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      The often perilous first steps in a young animal's life will form the basis of its understanding of the world. Although an elephant can survive over two weeks without water, elephant families annually trek for miles to return to watering holes, guided by their remarkable memory of previous journeys. Watch orangutans, the largest tree dwelling animals in the world, navigate treetops in their never-ending search for food. We think it is natural for apes to climb trees; but it takes a youngster a year to attempt its first solo climb. This is also the first step in a longer climb – towards independence. In this episode, see how a mother cheetah, the world's fastest sprinting mammal, teaches her cubs to master a kill. And observe young grisly bears climb through the snow to Arctic rivers in Alaska to fish for their first salmon.moreless
    • Nature's Habitats
      Episode 855678
      2/25/09
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      Discover a miniature universe within our world teaming with life. Using remarkable micro and macro photography learn how some of the smallest and perhaps most bizarre members of the animal kingdom construct different styles of shelter around the world. See miniscule architectural designers use their sophisticated skills and materials around them to build incredible structures. In this episode, female potter wasps use a ceramics technique to build mud pots to house their eggs, blind termites build complex skyscrapers with their own system of air-conditioning, and black fly larvae withstand the force of water to protect their homes by producing silk lifelines. Follow these tiny builders as they survive in the most extreme conditions.moreless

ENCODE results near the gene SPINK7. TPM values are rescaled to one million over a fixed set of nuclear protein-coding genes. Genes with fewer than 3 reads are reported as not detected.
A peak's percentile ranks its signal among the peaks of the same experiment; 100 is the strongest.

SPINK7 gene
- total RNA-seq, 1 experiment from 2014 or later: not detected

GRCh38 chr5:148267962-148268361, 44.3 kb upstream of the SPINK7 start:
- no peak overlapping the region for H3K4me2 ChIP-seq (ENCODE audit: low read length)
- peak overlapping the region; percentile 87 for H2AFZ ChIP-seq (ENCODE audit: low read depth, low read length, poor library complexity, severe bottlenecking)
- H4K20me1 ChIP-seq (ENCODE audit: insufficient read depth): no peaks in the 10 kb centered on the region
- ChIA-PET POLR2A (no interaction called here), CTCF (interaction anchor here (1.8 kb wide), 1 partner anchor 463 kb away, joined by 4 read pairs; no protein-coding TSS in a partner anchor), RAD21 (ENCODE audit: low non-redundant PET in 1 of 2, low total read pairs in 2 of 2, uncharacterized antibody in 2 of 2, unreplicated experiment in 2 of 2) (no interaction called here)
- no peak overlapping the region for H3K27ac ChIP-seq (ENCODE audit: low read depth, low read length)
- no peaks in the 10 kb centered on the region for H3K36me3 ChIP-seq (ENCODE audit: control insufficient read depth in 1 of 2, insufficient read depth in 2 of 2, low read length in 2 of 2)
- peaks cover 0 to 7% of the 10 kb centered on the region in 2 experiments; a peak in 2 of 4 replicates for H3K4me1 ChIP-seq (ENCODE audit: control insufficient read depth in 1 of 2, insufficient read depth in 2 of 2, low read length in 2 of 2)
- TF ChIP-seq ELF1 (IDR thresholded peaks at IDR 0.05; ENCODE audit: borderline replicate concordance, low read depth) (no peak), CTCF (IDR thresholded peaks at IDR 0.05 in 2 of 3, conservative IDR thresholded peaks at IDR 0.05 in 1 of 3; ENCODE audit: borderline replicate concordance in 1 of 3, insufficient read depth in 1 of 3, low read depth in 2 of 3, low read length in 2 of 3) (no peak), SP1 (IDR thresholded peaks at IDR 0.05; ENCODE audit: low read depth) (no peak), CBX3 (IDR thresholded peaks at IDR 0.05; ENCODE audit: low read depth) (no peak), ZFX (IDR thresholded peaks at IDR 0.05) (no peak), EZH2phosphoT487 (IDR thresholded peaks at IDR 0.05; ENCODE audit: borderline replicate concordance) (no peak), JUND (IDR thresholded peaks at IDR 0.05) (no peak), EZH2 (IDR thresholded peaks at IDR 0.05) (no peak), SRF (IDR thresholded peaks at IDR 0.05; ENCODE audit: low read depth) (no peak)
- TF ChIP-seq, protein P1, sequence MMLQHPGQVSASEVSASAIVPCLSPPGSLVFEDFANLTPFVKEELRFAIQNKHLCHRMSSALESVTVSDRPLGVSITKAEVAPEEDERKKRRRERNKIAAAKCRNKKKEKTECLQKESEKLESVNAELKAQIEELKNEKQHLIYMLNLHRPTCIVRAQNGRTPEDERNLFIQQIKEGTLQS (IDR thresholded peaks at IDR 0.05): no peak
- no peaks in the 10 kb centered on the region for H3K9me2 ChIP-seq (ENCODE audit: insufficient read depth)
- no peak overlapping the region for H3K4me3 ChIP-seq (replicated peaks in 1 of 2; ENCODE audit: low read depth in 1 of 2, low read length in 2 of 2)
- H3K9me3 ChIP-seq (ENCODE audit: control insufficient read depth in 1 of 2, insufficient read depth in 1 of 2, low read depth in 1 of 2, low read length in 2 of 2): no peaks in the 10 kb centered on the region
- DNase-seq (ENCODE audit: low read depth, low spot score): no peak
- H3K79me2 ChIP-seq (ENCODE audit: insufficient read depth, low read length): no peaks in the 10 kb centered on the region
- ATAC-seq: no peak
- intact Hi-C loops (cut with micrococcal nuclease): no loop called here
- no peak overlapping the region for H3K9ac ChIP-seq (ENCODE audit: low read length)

• Our Future At Risk
      Episode 855676
      2/25/09
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      Is the Earth really changing or is it just part of the planet's natural rhythms? Man's interaction with the environment has lead to problems such as famine and drought. More recently, rising Co2 levels are affecting the thermohaline circulation which may be causing more frequent killer storms and wild weather. As the planet faces overpopulation and food shortages, we may be overlooking our ability to develop new and better ways of feeding ourselves. But the genetic modification programs that would make this possible have a deadly side effect: mutating viruses that are increasingly resistant to medication and could pose a threat to our world. Once we've tampered with nature do we really know what will happen next?moreless
    • Our Changing World
      Episode 855675
      2/25/09
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      Global Warming is an inescapable fact. As temperatures rise and ice caps melt, man faces some serious ecological and environmental issues that could have detrimental consequences for the planet. This series of three short programs looks at the links between climate, tectonic plates, rising temperatures, receding mountain glaciers and expanding oceans. Learn how the movement of tectonic plates triggers one of nature's most spectacular and dangerous forces. Eruptions can have global repercussions with the potential to alter the future course of the human species forever, yet we have no power over them. All of these changes are impacting our global landscape and affecting our ecosystems.moreless
    • Keeping It Green
      Episode 855674
      2/25/09